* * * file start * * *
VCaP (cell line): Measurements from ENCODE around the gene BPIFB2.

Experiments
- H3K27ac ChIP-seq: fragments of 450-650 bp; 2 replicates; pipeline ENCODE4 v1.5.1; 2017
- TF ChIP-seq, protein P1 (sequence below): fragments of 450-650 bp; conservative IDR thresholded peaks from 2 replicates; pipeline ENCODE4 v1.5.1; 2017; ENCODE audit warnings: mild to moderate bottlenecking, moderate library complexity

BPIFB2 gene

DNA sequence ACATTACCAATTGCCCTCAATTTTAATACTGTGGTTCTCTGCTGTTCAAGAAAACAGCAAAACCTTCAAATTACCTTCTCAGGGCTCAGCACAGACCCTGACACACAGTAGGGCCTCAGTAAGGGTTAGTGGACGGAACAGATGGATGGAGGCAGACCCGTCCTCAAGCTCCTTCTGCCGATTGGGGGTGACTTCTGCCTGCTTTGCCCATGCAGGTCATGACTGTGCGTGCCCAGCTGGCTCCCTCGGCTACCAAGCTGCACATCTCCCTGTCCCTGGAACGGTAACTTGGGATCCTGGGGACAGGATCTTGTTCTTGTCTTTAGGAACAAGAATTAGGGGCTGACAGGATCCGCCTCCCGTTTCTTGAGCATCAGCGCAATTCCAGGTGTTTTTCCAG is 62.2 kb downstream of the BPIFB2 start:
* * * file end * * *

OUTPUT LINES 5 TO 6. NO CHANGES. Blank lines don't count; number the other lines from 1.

BPIFB2 gene

DNA sequence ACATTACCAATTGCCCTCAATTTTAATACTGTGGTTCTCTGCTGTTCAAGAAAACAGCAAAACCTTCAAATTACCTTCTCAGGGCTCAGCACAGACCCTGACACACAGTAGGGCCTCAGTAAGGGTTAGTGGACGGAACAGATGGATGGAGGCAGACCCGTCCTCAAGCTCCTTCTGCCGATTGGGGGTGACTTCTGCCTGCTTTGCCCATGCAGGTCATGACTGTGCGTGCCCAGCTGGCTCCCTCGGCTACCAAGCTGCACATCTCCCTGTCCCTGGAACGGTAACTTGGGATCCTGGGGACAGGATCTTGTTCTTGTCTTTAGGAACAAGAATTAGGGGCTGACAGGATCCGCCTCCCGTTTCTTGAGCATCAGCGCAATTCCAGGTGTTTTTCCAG is 62.2 kb downstream of the BPIFB2 start: